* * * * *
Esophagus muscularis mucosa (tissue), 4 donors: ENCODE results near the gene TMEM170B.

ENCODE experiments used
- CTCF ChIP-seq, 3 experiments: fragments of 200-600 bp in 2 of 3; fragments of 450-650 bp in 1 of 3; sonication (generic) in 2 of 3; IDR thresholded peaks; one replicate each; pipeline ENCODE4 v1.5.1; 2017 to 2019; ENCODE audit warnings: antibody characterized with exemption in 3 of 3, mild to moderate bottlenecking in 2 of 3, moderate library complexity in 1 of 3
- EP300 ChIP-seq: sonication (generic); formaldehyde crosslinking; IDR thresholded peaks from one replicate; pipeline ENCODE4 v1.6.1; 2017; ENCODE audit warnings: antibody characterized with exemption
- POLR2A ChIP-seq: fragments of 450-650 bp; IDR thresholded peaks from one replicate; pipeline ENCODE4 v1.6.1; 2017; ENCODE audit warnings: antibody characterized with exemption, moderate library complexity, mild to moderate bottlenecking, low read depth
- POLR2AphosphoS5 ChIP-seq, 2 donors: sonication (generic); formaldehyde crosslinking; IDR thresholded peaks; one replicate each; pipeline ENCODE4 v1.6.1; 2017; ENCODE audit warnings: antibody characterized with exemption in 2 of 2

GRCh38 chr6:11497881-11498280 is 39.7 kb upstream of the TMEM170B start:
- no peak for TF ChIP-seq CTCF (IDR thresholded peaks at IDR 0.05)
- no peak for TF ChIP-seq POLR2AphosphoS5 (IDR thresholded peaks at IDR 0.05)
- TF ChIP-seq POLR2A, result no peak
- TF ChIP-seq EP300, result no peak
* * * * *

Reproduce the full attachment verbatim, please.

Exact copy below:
Esophagus muscularis mucosa (tissue), 4 donors: ENCODE results near the gene TMEM170B.

ENCODE experiments used
- CTCF ChIP-seq, 3 experiments: fragments of 200-600 bp in 2 of 3; fragments of 450-650 bp in 1 of 3; sonication (generic) in 2 of 3; IDR thresholded peaks; one replicate each; pipeline ENCODE4 v1.5.1; 2017 to 2019; ENCODE audit warnings: antibody characterized with exemption in 3 of 3, mild to moderate bottlenecking in 2 of 3, moderate library complexity in 1 of 3
- EP300 ChIP-seq: sonication (generic); formaldehyde crosslinking; IDR thresholded peaks from one replicate; pipeline ENCODE4 v1.6.1; 2017; ENCODE audit warnings: antibody characterized with exemption
- POLR2A ChIP-seq: fragments of 450-650 bp; IDR thresholded peaks from one replicate; pipeline ENCODE4 v1.6.1; 2017; ENCODE audit warnings: antibody characterized with exemption, moderate library complexity, mild to moderate bottlenecking, low read depth
- POLR2AphosphoS5 ChIP-seq, 2 donors: sonication (generic); formaldehyde crosslinking; IDR thresholded peaks; one replicate each; pipeline ENCODE4 v1.6.1; 2017; ENCODE audit warnings: antibody characterized with exemption in 2 of 2

GRCh38 chr6:11497881-11498280 is 39.7 kb upstream of the TMEM170B start:
- no peak for TF ChIP-seq CTCF (IDR thresholded peaks at IDR 0.05)
- no peak for TF ChIP-seq POLR2AphosphoS5 (IDR thresholded peaks at IDR 0.05)
- TF ChIP-seq POLR2A, result no peak
- TF ChIP-seq EP300, result no peak